Burkard: “Hunkering down has a whole new meaning…you just have to be willing to suffer through it.”
Roach: “Nothing in this place comes easy.”
Travelers to the archipelago better not only have a plan B but C to G backups. Even on good days in November (when gales ratchet up, pushing billows), it’s too dark at 8 a.m. to head out, so the bros, carving dream arcs, nestle an extra hour in eider. They maximize joy, dawn-patrolling, returning at dusk.
By not leaving during a lull, they risk weeks of delay from another storm, all for Kemp’s epic “score,” the rad whitecap they haven’t yet seen. Exhilarated, they mount in the blow’s aftermath “a world-class slab that breaks on just about dry reef,” very shallowly, the kind of upheaval scary to tackle with a hospital nearby. They drop into hollow ones, barrel through stand-up, spitting blown-glass tubes, the chilliest wet some ever encountered, dwarfed by Mt. Vsevidof emerging from clouds, a snowy cone that for Josh Mulcoy “might as well have been a unicorn.”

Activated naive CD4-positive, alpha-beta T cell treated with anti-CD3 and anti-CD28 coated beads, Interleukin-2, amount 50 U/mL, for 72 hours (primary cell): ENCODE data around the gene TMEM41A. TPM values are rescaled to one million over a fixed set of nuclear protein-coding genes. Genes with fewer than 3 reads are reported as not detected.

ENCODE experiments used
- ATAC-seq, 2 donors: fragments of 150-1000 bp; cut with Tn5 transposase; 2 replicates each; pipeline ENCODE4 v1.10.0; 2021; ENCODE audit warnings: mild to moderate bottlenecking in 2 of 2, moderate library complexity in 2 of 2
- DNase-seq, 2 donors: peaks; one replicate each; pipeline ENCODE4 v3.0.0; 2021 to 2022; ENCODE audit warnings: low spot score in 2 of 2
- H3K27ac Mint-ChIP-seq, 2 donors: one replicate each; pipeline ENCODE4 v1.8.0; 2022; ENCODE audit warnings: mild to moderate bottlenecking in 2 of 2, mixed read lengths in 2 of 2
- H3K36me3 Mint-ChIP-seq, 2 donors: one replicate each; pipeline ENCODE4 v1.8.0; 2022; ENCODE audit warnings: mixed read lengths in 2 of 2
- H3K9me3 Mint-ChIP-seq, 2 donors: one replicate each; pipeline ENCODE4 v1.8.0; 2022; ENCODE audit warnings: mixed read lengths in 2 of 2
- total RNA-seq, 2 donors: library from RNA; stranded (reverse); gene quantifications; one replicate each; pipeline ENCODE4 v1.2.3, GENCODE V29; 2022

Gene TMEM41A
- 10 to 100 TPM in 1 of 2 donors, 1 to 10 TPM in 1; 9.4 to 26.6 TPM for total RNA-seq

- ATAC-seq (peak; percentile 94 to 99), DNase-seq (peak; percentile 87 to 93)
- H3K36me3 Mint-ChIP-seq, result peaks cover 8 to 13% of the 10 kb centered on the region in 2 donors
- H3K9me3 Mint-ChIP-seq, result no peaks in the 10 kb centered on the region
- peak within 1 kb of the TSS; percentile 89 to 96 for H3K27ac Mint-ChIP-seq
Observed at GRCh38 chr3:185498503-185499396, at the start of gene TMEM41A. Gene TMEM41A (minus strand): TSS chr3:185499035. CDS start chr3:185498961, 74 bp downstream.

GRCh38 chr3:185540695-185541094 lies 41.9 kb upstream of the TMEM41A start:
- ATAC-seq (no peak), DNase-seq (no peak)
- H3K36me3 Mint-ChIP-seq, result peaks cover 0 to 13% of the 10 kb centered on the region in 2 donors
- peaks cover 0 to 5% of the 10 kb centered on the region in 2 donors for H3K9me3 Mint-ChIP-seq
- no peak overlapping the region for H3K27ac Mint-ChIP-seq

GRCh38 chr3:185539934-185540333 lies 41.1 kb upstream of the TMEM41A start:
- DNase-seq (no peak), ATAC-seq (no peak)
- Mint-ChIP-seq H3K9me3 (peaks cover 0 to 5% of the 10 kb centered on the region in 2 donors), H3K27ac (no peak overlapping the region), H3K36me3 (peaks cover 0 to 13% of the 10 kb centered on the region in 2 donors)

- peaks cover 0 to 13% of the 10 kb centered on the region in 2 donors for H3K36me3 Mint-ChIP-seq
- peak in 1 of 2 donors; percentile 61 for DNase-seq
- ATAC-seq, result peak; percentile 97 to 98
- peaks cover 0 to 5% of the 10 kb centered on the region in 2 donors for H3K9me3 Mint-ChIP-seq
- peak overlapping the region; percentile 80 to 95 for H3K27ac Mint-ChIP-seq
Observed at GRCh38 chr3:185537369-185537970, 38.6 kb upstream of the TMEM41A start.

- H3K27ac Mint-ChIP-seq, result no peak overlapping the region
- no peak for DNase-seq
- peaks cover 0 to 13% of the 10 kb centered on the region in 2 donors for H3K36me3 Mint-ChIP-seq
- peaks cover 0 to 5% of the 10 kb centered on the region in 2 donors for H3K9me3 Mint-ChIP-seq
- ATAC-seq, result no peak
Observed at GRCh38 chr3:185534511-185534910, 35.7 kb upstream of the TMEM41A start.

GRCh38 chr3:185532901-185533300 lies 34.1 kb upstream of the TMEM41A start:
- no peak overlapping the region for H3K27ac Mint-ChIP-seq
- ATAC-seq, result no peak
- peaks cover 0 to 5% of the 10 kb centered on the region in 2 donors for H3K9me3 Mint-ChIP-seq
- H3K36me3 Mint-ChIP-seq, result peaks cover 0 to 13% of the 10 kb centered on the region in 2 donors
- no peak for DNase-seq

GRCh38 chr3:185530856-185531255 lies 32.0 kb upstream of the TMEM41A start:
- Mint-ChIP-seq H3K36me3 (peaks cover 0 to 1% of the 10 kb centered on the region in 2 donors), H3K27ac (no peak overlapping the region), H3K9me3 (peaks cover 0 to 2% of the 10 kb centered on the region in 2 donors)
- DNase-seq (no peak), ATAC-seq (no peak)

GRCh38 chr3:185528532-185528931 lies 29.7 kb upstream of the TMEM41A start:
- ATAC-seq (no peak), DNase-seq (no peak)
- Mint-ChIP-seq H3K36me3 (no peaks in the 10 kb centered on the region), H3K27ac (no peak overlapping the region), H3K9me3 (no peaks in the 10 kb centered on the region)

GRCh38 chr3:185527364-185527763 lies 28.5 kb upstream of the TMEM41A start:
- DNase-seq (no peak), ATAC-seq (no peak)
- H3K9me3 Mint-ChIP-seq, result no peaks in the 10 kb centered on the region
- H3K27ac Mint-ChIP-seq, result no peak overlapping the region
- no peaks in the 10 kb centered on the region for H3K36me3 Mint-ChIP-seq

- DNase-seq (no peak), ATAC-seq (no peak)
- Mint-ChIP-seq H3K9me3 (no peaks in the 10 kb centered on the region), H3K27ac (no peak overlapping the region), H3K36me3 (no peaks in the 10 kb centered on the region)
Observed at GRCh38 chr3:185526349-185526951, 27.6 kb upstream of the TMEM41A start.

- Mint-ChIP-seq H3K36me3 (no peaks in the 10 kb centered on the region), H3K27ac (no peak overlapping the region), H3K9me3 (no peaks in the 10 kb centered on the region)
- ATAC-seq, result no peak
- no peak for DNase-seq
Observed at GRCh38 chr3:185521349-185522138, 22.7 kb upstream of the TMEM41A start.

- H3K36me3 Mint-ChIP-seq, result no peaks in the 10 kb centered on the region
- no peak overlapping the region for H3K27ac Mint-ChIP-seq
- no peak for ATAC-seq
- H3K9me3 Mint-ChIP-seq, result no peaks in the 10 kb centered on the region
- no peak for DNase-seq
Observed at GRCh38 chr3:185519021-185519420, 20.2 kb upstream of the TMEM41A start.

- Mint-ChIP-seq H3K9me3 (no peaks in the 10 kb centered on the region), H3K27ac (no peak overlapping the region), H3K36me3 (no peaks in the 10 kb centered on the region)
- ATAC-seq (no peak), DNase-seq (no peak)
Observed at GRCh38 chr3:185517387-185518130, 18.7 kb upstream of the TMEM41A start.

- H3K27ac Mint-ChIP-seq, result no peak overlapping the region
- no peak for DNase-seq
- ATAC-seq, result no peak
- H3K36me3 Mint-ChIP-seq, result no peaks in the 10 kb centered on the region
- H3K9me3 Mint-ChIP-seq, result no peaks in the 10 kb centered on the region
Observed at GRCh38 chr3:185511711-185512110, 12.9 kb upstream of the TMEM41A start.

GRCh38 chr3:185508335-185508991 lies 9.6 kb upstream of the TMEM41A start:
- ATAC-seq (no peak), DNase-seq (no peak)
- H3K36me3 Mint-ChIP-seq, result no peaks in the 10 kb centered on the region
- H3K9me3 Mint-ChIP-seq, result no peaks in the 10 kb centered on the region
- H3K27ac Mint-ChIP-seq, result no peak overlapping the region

They joined the blue-lipped tribe eagerly for this inside passage, these stretched moments in the greenroom, a spinning crystal cavern whose hue shifts from sapphire to emerald depending on the light’s angle. They joined for albatrosses coasting on currents above, for sets haloed by offshore-wind spray, ranks marching shoreward and busting their spines in the rollers’ ceaseless battling of land’s fastness. Last though not least, they joined for companionship. United in ecstasy, they seal-play between booming mounds and hissing backwash—slaloming horizontally, unconcerned about sharp corals, landlords (great white sharks), or local surfers (who can be territorial)—till the scud lifts and evening sun turns the brine into hammered silver.
“Sometimes it’s not even the most perfect wave,” says unicorn-smitten Mulcoy, sold on Yakutat and Glacier Bay surf since 1992. Like the point at which thrills jell into terror, the fascination is hard to nail down. Roach senses “freedom but also confinement on this tiny island in turbulent seas.” Kin to the late, boarding Sitka naturalist-writer-radio host Richard Nelson, they crave frigid highs, often compulsively, to feel alive. There are things to be said, Burkard thinks, despite cabin fever, for being where storms start, things that will stoke them into their twilight, arthritic years.